Now, this isn’t a blog about Governor Sanford and his problems, though we are reminded that when one “preaches” about one set of values and then lives and entirely different set of values, it is very difficult for people to hear the truth.
And while I am saddened by the death of Michael Jackson, it isn’t that high on my list of concerns. But, depending on what the autopsy finds and what that means for each one of us, I think that Farrah Fawcett’s death was more important (even if it did get pushed back because of Michael Jackson’s death). I say that her death was more important because she died of cancer.
But instead of hearing about research on cancer treatment and what needs to be done, we are going to be (and are being bombarded) with reports about Michael Jackson and his problems. It makes me wonder what our values truly are.
Why are we not more concerned about the state of health care in this country today? Why are we not pushing for active research in curing disease and removing the curse and scourge of cancer from our lives? Why are we not fighting for a more equitable health care program that reduces the cost of healthcare?
Now, I know one of the arguments being made today about healthcare and the efforts of the present administration to reform healthcare is that we don’t want the government telling us who we can see and what can be done? I agree with the concept of not having some bureaucrat telling me how my healthcare should be managed but tell me how having a bureaucratic insurance company is better than the government? Besides, Medicare is a government-run program and a very successful one at that.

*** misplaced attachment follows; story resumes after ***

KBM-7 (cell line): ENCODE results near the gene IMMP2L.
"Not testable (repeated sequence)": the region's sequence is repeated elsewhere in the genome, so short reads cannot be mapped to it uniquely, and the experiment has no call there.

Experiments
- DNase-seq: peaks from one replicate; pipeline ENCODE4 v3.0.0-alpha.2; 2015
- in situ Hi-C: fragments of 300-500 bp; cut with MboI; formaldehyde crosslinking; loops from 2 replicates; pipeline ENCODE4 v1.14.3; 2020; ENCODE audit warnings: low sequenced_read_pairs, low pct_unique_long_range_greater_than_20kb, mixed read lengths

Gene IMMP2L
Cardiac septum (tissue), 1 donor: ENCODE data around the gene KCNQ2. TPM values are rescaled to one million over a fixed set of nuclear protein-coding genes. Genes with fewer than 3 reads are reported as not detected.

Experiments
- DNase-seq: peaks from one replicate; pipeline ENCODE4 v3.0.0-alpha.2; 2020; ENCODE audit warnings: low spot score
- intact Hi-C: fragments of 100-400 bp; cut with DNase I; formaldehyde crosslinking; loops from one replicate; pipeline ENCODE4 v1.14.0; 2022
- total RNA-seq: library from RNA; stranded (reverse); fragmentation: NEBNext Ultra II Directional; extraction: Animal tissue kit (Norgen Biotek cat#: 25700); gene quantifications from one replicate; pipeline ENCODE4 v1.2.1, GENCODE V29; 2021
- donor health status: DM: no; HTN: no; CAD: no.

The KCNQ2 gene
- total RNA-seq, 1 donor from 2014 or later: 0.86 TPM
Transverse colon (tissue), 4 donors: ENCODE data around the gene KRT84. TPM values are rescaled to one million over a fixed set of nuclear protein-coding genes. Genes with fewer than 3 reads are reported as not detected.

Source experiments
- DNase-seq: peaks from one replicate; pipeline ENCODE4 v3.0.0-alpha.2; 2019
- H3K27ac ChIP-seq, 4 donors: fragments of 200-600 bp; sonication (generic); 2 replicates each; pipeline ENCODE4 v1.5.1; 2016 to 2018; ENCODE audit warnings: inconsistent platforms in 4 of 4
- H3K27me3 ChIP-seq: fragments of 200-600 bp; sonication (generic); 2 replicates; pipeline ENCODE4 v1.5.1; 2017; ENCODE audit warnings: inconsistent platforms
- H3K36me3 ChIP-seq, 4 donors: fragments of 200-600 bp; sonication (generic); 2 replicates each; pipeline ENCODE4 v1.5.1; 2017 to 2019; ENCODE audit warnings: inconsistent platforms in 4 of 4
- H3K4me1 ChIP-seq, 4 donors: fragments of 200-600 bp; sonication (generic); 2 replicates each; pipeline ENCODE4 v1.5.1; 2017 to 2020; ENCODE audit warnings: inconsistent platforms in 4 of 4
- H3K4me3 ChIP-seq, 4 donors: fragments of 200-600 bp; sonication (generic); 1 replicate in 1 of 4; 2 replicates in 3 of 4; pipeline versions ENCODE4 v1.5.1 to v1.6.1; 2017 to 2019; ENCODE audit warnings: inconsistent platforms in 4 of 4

To tell me that insurance companies, which are only interested in profits for themselves, is a better alternative than the government is really stretching the point. Insurance companies in the healthcare business are getting rich at the expense of individuals and I would not be surprised if the number of uninsured individuals in this country is not on the rise.
I always find it interesting how we bandy about the term “Christian nation”, especially when it is used by individuals who are not willing to lead Christian lives. It is no wonder that the Christianity is threatened today but the threat comes from those who use the label without using its meaning.
Consider what happened to Jesus. At the end of the 3rd chapter of Mark, Jesus’ mother, brothers, and sisters came looking for him.
Just then his mother and brothers showed up. Standing outside, they relayed a message that they wanted a word with him. He was surrounded by the crowd when he was given the message, “Your mother and brothers and sisters are outside looking for you.”
Jesus responded, “Who do you think are my mother and brothers?” Looking around, taking in everyone seated around him, he said, “Right here, right in front of you—my mother and my brothers. Obedience is thicker than blood. The person who obeys God’s will is my brother and sister and mother.” (Mark 3: 31 – 35)
Jesus redefined the family; if we are part of that family, then isn’t time that we started caring for the family. Isn’t time we put some value to the term “family values”?